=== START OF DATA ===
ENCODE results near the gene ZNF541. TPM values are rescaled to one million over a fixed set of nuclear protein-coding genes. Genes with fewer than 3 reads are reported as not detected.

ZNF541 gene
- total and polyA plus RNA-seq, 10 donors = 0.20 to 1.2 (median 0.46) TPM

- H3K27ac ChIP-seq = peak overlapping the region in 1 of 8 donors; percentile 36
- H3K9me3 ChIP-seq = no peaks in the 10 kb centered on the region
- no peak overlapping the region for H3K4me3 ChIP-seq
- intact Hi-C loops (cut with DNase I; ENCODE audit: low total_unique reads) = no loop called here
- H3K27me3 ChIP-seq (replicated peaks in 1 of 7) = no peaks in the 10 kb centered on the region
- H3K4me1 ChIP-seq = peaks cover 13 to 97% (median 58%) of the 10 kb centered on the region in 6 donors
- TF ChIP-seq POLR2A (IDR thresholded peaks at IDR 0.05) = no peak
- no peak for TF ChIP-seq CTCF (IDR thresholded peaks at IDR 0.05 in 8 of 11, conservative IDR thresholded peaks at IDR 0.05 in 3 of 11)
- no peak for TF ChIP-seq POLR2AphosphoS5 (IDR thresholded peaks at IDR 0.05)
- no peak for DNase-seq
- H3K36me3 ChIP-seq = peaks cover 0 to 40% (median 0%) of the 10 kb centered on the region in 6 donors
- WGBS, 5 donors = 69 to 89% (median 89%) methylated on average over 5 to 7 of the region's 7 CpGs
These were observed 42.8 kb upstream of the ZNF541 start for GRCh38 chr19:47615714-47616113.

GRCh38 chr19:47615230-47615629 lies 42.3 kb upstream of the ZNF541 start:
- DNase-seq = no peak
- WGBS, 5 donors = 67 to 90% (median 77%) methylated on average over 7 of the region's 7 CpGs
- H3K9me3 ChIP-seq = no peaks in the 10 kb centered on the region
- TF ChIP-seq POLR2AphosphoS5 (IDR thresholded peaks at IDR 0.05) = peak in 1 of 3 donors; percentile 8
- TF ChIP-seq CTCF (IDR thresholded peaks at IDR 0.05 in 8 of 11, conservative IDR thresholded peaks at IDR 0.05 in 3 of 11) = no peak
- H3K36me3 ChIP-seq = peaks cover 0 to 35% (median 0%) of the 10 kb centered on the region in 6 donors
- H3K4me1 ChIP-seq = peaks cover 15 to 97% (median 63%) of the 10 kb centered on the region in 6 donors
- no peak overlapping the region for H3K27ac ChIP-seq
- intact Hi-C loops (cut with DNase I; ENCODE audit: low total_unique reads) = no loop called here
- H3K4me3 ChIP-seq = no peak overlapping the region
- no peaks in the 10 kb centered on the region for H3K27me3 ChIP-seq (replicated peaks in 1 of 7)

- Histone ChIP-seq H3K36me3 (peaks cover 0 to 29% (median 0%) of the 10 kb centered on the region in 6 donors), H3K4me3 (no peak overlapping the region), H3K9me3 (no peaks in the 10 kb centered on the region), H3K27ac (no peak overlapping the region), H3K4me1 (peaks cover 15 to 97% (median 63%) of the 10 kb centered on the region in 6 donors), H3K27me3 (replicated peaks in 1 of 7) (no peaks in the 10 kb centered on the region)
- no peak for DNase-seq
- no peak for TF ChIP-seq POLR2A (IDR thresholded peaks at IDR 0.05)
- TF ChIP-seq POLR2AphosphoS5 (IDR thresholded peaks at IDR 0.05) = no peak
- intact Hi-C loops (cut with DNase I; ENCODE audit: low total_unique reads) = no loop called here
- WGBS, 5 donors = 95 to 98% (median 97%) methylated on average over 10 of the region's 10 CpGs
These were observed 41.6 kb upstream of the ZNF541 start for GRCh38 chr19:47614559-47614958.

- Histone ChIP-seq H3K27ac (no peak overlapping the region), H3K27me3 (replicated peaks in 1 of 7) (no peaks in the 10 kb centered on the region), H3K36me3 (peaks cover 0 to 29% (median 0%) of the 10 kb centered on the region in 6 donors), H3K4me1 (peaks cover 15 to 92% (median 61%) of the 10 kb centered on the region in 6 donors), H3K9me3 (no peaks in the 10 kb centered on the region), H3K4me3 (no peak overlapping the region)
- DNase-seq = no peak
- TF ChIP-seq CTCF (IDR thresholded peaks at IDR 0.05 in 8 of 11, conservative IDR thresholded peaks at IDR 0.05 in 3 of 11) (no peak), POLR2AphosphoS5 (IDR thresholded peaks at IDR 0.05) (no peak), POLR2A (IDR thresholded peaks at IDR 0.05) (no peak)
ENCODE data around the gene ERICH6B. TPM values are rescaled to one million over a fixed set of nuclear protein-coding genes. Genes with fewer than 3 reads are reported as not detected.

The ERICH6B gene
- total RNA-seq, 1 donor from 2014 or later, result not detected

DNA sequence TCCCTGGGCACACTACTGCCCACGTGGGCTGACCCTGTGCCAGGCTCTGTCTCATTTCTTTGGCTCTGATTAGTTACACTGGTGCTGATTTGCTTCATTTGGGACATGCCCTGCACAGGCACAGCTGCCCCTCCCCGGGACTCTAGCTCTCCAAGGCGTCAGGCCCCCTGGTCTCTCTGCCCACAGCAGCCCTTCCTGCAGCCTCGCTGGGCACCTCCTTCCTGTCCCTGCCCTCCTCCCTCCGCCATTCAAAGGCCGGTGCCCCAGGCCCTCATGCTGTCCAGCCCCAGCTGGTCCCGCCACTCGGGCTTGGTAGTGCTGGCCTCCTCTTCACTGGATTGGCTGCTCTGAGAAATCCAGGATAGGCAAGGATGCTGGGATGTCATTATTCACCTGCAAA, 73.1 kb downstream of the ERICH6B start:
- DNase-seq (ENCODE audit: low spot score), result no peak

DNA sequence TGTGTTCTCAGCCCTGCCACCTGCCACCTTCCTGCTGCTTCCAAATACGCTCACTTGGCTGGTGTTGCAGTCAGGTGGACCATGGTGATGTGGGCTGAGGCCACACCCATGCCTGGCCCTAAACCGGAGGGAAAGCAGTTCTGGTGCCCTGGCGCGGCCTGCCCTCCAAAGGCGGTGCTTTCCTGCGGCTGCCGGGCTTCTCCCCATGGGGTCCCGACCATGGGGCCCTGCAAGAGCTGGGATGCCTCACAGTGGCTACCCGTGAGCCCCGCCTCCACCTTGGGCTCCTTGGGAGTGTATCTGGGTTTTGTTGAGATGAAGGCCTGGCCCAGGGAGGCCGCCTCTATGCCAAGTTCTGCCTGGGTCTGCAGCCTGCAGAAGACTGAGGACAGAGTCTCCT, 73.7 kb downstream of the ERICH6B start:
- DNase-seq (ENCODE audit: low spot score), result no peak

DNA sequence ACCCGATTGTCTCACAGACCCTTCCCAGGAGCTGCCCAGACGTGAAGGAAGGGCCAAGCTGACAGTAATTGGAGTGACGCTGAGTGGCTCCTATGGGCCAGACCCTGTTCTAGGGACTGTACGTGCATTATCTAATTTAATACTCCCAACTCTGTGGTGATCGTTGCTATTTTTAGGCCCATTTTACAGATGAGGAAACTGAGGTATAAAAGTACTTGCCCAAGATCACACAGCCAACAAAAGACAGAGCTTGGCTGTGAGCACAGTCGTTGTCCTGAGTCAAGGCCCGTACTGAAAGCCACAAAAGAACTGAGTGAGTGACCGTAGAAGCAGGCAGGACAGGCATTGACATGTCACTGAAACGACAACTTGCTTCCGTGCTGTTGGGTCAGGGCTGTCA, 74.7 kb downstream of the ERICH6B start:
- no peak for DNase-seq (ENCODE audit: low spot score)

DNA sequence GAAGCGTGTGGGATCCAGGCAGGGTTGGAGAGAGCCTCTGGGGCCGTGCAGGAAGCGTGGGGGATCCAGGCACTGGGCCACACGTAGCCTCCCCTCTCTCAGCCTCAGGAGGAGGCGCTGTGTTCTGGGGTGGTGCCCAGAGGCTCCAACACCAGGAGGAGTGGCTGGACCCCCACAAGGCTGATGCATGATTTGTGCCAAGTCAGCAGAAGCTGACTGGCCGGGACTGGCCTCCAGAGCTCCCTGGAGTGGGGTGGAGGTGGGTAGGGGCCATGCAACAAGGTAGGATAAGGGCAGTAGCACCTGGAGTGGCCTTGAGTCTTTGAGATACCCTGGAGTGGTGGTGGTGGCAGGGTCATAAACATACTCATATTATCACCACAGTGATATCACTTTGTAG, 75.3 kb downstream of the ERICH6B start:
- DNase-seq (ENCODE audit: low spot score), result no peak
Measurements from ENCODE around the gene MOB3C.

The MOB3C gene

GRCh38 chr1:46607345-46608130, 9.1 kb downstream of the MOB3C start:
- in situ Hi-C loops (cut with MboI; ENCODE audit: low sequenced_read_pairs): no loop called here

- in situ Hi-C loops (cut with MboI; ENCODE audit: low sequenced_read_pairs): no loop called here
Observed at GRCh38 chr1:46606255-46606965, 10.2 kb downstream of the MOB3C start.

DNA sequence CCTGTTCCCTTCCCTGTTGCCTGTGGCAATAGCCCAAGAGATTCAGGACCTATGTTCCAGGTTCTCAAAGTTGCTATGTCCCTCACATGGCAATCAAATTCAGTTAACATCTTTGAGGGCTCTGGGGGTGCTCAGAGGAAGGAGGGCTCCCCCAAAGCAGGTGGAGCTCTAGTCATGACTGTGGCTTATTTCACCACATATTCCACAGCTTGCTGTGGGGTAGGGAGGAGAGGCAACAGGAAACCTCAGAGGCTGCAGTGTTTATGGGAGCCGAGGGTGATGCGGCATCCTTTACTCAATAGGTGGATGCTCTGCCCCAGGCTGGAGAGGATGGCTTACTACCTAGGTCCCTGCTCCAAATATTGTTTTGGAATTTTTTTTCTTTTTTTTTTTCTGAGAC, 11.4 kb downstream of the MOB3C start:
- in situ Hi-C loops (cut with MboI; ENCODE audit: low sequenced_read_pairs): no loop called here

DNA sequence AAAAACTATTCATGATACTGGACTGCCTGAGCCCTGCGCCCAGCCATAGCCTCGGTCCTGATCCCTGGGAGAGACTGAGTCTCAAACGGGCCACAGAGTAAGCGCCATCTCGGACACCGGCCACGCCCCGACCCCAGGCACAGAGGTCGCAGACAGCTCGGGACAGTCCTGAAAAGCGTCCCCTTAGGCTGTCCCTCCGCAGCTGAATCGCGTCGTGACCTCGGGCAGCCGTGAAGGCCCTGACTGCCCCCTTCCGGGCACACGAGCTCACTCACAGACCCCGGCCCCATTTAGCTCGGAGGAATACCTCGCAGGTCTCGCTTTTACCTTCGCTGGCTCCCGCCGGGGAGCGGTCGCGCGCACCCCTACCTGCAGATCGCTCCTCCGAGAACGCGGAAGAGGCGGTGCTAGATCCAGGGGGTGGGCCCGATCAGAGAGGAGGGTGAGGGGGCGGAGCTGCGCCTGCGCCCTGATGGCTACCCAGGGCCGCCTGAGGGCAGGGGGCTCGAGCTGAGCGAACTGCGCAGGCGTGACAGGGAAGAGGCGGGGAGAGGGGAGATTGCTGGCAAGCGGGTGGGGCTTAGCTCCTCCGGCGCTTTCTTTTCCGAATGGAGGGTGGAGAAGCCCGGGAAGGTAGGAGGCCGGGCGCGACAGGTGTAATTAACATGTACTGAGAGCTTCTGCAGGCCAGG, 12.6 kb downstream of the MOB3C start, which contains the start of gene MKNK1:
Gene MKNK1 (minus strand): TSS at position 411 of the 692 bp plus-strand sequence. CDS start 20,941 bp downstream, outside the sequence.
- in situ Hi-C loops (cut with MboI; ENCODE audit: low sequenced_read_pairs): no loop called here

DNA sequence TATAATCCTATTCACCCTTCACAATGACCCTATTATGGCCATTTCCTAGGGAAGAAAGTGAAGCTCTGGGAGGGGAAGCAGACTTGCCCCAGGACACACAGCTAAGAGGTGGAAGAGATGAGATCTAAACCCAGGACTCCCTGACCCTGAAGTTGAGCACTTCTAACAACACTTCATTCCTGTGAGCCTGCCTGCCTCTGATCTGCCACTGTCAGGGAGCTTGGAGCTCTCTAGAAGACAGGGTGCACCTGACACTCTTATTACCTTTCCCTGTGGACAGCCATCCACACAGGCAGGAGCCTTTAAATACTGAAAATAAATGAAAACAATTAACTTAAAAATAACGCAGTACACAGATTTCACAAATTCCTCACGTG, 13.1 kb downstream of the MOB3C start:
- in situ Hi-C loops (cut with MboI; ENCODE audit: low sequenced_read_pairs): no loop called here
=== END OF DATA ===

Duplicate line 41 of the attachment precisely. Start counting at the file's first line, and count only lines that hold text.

- total RNA-seq, 1 donor from 2014 or later, result not detected